How often have you toured the US? How do the crowds differ here from Europe?
We've never toured the US before. Only the odd show in new York and LA. US crowds have been great. We're the opening act so you don't assume people will want to watch you, but they have so far. European crowds have been generally really good too. Sometimes in the UK people are a bit too scared to let their hair down in case someone thinks they're not cool anymore.
You recently toured Japan. How is the country after the massive tsunamis?
We were one of the first few bands to return to Japan after the Tsunami. We only played Tokyo and Osaka on that trip and you couldn't see any evidence of the disaster in those cities as it was too far away. Only when you talked to people did you get a sense of how they felt. They were just trying to get on with their lives were incredible audiences. They seemed so happy that some bands were still coming to play for them after many cancelled. A good friend of ours worked for the Red Cross at Fukushima to help the clean up operation. He said it was most shocking thing he'd ever experienced. Thousands had lost everything.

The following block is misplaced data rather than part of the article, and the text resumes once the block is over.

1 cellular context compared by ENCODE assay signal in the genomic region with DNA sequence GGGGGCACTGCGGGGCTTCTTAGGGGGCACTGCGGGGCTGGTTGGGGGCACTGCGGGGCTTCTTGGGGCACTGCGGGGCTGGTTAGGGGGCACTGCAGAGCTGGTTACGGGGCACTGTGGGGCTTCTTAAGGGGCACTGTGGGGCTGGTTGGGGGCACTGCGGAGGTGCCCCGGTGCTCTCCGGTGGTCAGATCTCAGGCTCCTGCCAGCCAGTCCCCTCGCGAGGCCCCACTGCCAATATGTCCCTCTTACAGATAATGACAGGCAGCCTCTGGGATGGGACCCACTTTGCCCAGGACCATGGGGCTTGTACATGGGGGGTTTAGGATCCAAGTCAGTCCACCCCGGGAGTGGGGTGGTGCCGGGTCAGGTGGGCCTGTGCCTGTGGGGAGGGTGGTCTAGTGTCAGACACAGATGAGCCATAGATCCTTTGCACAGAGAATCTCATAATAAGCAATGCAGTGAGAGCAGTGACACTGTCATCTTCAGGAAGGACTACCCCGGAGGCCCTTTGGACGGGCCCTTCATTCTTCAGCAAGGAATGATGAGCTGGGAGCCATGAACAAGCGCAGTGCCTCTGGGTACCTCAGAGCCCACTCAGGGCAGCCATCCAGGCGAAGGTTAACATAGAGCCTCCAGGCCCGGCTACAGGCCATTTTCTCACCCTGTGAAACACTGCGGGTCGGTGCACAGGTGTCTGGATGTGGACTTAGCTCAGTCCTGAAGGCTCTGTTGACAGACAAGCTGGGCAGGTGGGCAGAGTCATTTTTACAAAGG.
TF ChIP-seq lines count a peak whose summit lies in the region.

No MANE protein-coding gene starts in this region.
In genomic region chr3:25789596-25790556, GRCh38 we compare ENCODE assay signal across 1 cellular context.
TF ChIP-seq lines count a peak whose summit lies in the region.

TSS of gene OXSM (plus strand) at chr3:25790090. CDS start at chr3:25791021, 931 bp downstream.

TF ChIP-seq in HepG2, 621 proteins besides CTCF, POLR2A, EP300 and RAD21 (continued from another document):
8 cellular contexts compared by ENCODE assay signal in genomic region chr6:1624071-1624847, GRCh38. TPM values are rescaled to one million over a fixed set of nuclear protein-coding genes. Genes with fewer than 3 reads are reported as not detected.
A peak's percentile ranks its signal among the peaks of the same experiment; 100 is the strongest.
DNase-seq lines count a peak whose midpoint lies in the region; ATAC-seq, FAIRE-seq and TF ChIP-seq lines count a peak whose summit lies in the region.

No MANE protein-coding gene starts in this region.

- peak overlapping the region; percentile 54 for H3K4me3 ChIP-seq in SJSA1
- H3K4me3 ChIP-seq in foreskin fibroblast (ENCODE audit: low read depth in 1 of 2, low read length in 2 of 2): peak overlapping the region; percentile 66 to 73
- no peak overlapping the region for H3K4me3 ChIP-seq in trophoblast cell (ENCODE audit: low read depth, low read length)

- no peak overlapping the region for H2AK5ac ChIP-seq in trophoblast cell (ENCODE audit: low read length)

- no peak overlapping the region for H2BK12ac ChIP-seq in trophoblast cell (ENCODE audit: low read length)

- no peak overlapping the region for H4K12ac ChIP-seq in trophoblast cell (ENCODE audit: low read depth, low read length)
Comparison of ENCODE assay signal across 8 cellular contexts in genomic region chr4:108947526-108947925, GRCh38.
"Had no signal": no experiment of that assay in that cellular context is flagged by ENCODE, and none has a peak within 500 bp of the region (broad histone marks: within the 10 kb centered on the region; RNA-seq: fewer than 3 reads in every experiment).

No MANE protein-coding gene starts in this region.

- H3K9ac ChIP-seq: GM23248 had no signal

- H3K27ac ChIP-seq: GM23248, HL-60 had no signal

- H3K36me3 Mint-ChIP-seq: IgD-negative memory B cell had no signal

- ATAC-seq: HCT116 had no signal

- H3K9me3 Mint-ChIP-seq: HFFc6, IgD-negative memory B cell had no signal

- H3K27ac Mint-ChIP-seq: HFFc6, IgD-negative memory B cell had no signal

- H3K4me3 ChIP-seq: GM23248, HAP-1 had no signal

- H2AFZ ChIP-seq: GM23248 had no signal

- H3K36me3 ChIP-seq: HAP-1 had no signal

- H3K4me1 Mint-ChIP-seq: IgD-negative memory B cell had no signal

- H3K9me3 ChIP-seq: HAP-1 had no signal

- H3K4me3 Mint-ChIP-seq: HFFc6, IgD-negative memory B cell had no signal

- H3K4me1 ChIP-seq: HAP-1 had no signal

How has the response been to the new album? I know in Japan (released earlier this year) it has caught fire. From what I read you had to block off entire floors of hotels to keep fans at bay. Why so successful in JP?
It's not quite Beatlemania in Japan but it has gone great for us. We're not really sure how things got started there. It may have been when a few people got hold of imports of our early records and started talking about us. Japan has been so good to us. We've made some good friends there. We have been followed on the bullet train and checked into hotels under false names.
Your influence range from surfer rock to blues. How did these influences come about between the 3 of you? Did you all bring it to the table? Or?